A research conducted to evaluate the role of physical activity in the development of chronic diseases confirms the undeniable evidence of the effectiveness of regular physical activity in the primary and secondary prevention of several chronic diseases. These include cardiovascular disease, hypertension, diabetes, obesity, osteoporosis and depression.
The linear relation between physical activity and health status appears in such a way that a further increase in physical activity and fitness will lead to additional improvements in health status. The research concludes that physical inactivity is a modifiable risk factor for cardiovascular disease and several other chronic diseases including diabetes melitus, bone and joint diseases ( osteoarthritis and osteoporosis), hypertension and depression. The prevalence of physical inactivity is found to be higher than that of all other modifiable risk factors.
Routine physical activity is also found to be associated with improved psychological well-being through factors like reduced stress, anxiety, depression.etc. This is particularly important because psychological well-being has a key role in the prevention and management of cardiovascular disease and other chronic diseases.
The study involved groups of healthy middle-aged men and women who were followed up for several years in which the lowest quantities of physical fitness, as measured on an exercise treadmill, were associated with an increased risk of developing chronic diseases, compared with the top quintile for fitness.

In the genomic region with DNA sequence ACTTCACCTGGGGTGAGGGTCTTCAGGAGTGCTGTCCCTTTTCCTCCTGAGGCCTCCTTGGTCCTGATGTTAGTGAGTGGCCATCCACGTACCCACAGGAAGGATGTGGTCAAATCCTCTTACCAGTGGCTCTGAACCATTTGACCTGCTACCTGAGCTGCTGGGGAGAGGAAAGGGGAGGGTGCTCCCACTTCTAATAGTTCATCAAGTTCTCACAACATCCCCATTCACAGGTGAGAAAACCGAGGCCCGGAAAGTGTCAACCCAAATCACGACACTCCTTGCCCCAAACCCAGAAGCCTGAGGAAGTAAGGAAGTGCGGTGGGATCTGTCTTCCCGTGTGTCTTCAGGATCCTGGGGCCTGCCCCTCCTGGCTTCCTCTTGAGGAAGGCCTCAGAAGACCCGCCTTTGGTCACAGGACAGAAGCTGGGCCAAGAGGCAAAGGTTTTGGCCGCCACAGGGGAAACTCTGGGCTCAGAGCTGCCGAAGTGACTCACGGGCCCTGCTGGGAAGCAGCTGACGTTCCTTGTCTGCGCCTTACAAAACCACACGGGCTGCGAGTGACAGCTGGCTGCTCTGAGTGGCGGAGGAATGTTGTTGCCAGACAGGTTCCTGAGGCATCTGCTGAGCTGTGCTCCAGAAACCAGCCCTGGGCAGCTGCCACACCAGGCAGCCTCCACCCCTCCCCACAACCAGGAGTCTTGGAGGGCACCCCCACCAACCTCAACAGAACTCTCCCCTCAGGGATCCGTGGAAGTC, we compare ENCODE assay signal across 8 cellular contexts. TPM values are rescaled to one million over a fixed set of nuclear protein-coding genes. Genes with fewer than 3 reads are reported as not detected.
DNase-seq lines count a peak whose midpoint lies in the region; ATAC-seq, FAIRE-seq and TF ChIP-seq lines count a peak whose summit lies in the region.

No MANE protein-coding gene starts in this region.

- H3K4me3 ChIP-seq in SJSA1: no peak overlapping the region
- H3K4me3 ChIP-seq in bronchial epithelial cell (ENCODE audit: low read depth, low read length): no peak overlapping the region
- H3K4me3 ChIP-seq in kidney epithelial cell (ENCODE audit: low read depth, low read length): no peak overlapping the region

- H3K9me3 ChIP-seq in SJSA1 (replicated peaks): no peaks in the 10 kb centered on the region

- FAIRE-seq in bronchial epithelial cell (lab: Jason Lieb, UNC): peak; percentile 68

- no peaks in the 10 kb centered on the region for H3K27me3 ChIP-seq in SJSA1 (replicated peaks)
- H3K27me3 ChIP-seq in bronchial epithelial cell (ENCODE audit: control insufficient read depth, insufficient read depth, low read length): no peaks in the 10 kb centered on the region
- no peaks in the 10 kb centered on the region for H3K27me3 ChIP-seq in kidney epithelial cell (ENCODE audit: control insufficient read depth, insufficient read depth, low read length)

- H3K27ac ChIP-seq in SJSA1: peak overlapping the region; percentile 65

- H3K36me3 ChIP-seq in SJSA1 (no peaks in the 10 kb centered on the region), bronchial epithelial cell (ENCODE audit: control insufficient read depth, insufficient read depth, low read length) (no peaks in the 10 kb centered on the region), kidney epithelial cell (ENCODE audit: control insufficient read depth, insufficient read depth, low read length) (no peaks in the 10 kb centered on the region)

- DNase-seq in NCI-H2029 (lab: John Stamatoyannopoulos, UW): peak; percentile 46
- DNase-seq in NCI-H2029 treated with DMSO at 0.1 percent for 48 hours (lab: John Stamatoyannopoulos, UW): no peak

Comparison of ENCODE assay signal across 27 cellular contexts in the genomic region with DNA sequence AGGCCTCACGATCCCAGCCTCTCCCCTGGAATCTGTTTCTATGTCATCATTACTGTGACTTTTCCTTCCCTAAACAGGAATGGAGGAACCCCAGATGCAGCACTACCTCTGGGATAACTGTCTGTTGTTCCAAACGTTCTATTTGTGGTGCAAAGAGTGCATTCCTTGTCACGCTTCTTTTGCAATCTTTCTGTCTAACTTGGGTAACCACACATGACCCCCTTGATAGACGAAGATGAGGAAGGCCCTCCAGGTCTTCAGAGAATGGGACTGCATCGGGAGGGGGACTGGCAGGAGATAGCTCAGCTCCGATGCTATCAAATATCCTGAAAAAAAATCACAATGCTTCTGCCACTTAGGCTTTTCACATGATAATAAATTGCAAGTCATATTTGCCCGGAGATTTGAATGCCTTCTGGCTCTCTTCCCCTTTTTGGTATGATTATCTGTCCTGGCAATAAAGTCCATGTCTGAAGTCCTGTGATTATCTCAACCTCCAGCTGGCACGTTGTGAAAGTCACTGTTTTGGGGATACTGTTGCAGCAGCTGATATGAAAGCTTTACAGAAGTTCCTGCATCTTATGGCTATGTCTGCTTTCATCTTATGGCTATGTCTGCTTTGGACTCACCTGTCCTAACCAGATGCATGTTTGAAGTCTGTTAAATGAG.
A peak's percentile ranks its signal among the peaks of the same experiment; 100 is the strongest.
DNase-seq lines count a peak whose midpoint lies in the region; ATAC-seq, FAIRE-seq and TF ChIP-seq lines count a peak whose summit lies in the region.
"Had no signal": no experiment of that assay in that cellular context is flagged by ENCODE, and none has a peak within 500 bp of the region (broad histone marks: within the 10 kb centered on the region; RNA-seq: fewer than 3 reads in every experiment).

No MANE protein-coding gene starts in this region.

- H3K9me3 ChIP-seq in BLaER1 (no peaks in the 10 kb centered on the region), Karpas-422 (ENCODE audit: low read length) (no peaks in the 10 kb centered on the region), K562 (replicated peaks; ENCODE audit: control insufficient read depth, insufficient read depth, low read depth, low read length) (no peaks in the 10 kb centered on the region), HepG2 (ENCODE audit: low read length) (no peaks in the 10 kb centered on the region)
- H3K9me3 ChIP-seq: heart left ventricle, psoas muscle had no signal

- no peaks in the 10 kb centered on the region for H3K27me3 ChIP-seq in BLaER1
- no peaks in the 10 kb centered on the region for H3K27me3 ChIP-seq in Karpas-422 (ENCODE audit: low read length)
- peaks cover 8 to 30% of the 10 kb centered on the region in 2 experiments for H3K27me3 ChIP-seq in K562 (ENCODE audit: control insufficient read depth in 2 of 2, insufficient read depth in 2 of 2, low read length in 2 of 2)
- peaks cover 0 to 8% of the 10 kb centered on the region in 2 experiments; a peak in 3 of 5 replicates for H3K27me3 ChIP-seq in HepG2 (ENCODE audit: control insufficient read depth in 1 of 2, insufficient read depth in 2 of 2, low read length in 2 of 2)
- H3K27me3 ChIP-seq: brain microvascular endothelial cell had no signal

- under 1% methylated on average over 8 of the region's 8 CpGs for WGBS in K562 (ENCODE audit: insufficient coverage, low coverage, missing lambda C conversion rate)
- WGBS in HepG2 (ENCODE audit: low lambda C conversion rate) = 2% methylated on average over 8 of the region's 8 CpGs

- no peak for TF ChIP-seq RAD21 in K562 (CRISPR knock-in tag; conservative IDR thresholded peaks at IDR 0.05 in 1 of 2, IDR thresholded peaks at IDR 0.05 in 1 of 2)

Moreover, it appears that people who are fit, yet have other risk factors for cardiovascular disease, may be at lower risk than people who are sedentary with no risk factors for cardiovascular disease.
One prospective cohort study showed that walking at least 2 hours per week was associated with a reduction in the incidence of developing risk factors. Moreover, walking, which leads to moderate increases in heart and breathing rates, was associated with significant reductions in risk factors.
A particularly important adaptation to routine physical activity is the changes in endothelial function. Endothelial dysfunction has been observed with aging, smoking and multiple chronic disease states, including coronary artery disease, congestive heart failure, stroke, type 2 diabetes, hypertension, hypercholesterolemia and obesity. It has been found that regular aerobic activity improves vascular function and results in a shear-stress–mediated improvement in endothelial function. Read the Full Research